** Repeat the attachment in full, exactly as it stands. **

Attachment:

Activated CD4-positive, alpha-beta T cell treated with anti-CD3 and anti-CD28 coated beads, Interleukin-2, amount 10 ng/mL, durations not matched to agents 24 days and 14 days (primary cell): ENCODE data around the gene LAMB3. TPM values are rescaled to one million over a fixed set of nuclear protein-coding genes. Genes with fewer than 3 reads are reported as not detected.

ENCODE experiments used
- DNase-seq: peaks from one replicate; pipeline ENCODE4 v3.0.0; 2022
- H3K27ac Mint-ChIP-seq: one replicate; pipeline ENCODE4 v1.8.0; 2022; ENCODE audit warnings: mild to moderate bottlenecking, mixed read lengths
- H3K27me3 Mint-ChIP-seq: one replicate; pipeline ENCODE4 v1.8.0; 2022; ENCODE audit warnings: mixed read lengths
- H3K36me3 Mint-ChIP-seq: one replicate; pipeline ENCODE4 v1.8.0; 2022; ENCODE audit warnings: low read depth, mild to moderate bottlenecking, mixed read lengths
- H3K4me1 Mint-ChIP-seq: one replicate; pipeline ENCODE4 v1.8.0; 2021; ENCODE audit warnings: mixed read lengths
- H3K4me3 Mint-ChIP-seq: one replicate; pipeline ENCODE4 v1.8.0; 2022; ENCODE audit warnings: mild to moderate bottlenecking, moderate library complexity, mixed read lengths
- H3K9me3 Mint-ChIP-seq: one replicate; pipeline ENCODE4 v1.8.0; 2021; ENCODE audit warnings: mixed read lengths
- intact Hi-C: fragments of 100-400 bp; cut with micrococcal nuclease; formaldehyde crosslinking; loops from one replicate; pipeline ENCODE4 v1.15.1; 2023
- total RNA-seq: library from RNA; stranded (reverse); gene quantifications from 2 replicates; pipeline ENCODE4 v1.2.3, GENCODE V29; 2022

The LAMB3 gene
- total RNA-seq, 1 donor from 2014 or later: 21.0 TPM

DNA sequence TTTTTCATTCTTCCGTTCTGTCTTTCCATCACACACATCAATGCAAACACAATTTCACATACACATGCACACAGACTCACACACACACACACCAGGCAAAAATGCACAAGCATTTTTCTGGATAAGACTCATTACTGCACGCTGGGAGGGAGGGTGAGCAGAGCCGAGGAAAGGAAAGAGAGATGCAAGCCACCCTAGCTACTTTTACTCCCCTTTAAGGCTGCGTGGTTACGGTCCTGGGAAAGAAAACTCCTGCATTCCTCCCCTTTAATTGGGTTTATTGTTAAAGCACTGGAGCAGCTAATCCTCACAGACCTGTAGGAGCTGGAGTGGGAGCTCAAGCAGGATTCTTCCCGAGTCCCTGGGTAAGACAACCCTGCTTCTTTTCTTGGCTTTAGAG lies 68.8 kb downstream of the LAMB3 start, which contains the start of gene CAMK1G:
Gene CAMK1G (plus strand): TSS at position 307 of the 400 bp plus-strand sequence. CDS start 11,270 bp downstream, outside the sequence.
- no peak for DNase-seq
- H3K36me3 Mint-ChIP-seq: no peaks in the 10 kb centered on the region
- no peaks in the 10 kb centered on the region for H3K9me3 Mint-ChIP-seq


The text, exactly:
Activated CD4-positive, alpha-beta T cell treated with anti-CD3 and anti-CD28 coated beads, Interleukin-2, amount 10 ng/mL, durations not matched to agents 24 days and 14 days (primary cell): ENCODE data around the gene LAMB3. TPM values are rescaled to one million over a fixed set of nuclear protein-coding genes. Genes with fewer than 3 reads are reported as not detected.

ENCODE experiments used
- DNase-seq: peaks from one replicate; pipeline ENCODE4 v3.0.0; 2022
- H3K27ac Mint-ChIP-seq: one replicate; pipeline ENCODE4 v1.8.0; 2022; ENCODE audit warnings: mild to moderate bottlenecking, mixed read lengths
- H3K27me3 Mint-ChIP-seq: one replicate; pipeline ENCODE4 v1.8.0; 2022; ENCODE audit warnings: mixed read lengths
- H3K36me3 Mint-ChIP-seq: one replicate; pipeline ENCODE4 v1.8.0; 2022; ENCODE audit warnings: low read depth, mild to moderate bottlenecking, mixed read lengths
- H3K4me1 Mint-ChIP-seq: one replicate; pipeline ENCODE4 v1.8.0; 2021; ENCODE audit warnings: mixed read lengths
- H3K4me3 Mint-ChIP-seq: one replicate; pipeline ENCODE4 v1.8.0; 2022; ENCODE audit warnings: mild to moderate bottlenecking, moderate library complexity, mixed read lengths
- H3K9me3 Mint-ChIP-seq: one replicate; pipeline ENCODE4 v1.8.0; 2021; ENCODE audit warnings: mixed read lengths
- intact Hi-C: fragments of 100-400 bp; cut with micrococcal nuclease; formaldehyde crosslinking; loops from one replicate; pipeline ENCODE4 v1.15.1; 2023
- total RNA-seq: library from RNA; stranded (reverse); gene quantifications from 2 replicates; pipeline ENCODE4 v1.2.3, GENCODE V29; 2022

The LAMB3 gene
- total RNA-seq, 1 donor from 2014 or later: 21.0 TPM

DNA sequence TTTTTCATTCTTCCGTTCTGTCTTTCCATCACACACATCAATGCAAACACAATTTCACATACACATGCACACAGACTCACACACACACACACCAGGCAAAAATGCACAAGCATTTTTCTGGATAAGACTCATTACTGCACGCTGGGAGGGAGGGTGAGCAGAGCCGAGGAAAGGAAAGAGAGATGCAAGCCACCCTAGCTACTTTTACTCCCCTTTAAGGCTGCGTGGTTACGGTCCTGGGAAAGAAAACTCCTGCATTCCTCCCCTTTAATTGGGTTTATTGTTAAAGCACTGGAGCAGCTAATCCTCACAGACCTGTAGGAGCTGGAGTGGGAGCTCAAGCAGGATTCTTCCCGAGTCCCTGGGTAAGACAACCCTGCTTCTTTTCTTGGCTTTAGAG lies 68.8 kb downstream of the LAMB3 start, which contains the start of gene CAMK1G:
Gene CAMK1G (plus strand): TSS at position 307 of the 400 bp plus-strand sequence. CDS start 11,270 bp downstream, outside the sequence.
- no peak for DNase-seq
- H3K36me3 Mint-ChIP-seq: no peaks in the 10 kb centered on the region
- no peaks in the 10 kb centered on the region for H3K9me3 Mint-ChIP-seq